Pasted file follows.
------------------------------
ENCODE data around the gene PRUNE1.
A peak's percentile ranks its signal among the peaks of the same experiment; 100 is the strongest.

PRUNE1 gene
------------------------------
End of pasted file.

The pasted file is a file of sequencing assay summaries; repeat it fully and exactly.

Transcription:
ENCODE data around the gene PRUNE1.
A peak's percentile ranks its signal among the peaks of the same experiment; 100 is the strongest.

PRUNE1 gene